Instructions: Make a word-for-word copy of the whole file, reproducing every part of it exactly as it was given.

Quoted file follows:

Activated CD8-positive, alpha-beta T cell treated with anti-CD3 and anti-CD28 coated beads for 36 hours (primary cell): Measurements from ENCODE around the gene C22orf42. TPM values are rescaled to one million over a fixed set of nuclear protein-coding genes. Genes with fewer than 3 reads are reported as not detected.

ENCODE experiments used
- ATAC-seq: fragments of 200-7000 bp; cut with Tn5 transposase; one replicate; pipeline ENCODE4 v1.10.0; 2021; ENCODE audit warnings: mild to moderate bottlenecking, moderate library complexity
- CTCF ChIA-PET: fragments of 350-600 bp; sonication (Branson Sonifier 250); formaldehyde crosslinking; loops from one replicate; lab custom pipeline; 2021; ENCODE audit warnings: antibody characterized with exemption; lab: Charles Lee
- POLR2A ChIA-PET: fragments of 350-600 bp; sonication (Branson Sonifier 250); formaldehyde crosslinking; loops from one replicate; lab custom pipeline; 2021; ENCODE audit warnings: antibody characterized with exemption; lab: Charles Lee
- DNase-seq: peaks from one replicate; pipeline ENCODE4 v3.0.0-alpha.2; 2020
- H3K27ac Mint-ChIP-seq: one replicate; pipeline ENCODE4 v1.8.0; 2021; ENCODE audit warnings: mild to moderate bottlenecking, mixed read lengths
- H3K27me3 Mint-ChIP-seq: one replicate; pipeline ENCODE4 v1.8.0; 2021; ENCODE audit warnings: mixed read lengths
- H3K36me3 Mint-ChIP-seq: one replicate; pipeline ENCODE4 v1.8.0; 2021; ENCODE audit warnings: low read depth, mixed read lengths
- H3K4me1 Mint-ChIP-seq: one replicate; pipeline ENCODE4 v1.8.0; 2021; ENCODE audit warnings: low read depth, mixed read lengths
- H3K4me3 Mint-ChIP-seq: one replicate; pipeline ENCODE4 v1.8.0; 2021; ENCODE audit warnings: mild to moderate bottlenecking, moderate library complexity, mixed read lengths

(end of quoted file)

Activated CD8-positive, alpha-beta T cell treated with anti-CD3 and anti-CD28 coated beads for 36 hours (primary cell): Measurements from ENCODE around the gene C22orf42. TPM values are rescaled to one million over a fixed set of nuclear protein-coding genes. Genes with fewer than 3 reads are reported as not detected.

ENCODE experiments used
- ATAC-seq: fragments of 200-7000 bp; cut with Tn5 transposase; one replicate; pipeline ENCODE4 v1.10.0; 2021; ENCODE audit warnings: mild to moderate bottlenecking, moderate library complexity
- CTCF ChIA-PET: fragments of 350-600 bp; sonication (Branson Sonifier 250); formaldehyde crosslinking; loops from one replicate; lab custom pipeline; 2021; ENCODE audit warnings: antibody characterized with exemption; lab: Charles Lee
- POLR2A ChIA-PET: fragments of 350-600 bp; sonication (Branson Sonifier 250); formaldehyde crosslinking; loops from one replicate; lab custom pipeline; 2021; ENCODE audit warnings: antibody characterized with exemption; lab: Charles Lee
- DNase-seq: peaks from one replicate; pipeline ENCODE4 v3.0.0-alpha.2; 2020
- H3K27ac Mint-ChIP-seq: one replicate; pipeline ENCODE4 v1.8.0; 2021; ENCODE audit warnings: mild to moderate bottlenecking, mixed read lengths
- H3K27me3 Mint-ChIP-seq: one replicate; pipeline ENCODE4 v1.8.0; 2021; ENCODE audit warnings: mixed read lengths
- H3K36me3 Mint-ChIP-seq: one replicate; pipeline ENCODE4 v1.8.0; 2021; ENCODE audit warnings: low read depth, mixed read lengths
- H3K4me1 Mint-ChIP-seq: one replicate; pipeline ENCODE4 v1.8.0; 2021; ENCODE audit warnings: low read depth, mixed read lengths
- H3K4me3 Mint-ChIP-seq: one replicate; pipeline ENCODE4 v1.8.0; 2021; ENCODE audit warnings: mild to moderate bottlenecking, moderate library complexity, mixed read lengths